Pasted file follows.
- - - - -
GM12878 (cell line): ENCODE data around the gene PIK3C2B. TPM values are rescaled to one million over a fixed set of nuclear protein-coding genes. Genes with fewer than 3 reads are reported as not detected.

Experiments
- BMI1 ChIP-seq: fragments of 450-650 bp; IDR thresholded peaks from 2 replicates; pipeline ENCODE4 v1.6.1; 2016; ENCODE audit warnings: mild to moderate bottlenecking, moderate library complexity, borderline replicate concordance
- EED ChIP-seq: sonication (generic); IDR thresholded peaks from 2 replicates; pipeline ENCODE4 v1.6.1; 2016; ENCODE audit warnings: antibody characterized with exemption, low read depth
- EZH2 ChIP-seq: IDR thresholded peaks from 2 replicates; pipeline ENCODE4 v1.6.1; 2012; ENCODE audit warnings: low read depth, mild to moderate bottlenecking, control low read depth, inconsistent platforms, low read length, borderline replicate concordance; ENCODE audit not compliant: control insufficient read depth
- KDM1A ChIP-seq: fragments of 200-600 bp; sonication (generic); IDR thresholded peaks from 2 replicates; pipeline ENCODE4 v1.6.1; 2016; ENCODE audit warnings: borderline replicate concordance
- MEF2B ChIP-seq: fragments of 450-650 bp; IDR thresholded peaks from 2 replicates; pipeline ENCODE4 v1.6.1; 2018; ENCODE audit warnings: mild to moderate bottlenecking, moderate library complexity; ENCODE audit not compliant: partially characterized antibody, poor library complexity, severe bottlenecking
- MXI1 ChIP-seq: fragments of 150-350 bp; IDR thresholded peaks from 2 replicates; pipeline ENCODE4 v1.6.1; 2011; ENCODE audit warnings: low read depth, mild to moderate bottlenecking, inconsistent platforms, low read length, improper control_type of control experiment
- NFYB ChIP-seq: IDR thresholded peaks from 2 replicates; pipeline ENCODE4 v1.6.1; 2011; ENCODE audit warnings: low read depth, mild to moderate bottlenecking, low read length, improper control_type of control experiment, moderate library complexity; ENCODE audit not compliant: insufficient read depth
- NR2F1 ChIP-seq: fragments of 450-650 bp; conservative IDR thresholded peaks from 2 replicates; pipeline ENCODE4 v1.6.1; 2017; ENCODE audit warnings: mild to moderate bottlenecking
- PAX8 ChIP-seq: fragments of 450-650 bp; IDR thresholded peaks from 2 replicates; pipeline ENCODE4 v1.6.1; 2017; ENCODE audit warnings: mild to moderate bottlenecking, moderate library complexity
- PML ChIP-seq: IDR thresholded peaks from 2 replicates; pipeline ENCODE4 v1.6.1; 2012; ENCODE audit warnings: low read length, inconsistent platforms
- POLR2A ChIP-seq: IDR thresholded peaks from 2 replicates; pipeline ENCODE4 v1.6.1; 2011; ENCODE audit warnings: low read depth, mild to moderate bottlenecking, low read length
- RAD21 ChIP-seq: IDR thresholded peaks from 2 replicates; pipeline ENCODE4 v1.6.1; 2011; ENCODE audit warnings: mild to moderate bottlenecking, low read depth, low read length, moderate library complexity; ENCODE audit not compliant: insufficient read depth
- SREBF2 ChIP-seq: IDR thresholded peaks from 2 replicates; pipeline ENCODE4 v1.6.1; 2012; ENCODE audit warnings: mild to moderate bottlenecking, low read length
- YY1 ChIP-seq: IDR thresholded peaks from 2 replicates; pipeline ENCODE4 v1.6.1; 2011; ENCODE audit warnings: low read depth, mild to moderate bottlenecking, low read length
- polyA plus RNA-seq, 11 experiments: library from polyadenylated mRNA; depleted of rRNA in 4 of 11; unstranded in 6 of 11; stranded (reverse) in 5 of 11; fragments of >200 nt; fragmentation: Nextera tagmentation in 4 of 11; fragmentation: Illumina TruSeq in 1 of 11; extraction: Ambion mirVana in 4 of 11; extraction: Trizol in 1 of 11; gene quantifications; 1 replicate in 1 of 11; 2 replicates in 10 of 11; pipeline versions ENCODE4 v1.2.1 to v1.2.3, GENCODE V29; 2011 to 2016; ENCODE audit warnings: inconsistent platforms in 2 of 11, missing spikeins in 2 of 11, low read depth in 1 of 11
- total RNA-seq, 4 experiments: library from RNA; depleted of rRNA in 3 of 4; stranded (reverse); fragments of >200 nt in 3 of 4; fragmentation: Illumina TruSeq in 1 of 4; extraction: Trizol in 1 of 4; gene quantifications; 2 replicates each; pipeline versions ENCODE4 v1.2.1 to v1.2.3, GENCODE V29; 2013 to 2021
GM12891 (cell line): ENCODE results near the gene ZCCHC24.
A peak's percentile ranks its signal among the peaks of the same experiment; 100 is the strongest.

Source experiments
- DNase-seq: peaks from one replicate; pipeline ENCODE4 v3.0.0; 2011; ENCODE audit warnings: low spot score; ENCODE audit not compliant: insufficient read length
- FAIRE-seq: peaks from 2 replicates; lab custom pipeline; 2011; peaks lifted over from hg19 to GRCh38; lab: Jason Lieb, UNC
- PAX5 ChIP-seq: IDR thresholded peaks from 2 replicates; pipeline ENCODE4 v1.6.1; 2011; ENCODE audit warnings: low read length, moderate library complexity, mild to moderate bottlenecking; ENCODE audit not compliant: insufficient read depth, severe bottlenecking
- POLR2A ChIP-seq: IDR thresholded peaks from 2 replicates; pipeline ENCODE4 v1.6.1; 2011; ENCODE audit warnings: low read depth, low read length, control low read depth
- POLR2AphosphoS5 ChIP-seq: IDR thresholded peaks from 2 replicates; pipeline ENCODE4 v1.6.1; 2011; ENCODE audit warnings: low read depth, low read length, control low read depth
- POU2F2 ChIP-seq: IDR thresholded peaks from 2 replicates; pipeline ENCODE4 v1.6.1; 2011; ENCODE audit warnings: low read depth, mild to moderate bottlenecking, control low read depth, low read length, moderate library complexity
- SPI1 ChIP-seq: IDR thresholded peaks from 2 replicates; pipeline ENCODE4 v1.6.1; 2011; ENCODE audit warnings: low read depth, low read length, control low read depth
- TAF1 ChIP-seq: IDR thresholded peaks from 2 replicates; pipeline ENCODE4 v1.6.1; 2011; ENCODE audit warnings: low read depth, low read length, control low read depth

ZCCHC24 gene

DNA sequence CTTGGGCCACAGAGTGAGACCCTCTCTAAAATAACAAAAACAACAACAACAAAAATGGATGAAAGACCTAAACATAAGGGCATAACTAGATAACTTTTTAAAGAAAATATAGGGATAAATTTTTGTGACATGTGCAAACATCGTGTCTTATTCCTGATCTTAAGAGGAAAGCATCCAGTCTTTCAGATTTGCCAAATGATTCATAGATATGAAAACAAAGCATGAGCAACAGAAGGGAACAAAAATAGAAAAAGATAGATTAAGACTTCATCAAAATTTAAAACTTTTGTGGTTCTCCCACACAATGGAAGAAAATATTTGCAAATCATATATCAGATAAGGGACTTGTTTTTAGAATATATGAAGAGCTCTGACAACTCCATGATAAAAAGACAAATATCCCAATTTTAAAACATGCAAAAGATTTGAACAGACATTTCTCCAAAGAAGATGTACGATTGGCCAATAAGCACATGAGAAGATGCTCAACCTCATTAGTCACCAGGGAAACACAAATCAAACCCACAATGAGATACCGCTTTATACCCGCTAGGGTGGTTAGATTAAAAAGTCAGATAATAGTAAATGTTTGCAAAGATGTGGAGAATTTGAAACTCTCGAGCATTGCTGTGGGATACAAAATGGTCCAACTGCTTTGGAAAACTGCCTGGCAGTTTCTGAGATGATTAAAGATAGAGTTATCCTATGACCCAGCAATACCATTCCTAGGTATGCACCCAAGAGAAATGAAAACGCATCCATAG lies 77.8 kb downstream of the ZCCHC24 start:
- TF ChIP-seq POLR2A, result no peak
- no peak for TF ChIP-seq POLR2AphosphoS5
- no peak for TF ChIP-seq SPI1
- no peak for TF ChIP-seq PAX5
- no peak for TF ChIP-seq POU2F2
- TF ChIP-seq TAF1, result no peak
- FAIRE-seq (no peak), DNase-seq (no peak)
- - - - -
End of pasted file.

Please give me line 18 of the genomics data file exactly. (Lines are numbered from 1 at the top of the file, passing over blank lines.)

- total RNA-seq, 4 experiments: library from RNA; depleted of rRNA in 3 of 4; stranded (reverse); fragments of >200 nt in 3 of 4; fragmentation: Illumina TruSeq in 1 of 4; extraction: Trizol in 1 of 4; gene quantifications; 2 replicates each; pipeline versions ENCODE4 v1.2.1 to v1.2.3, GENCODE V29; 2013 to 2021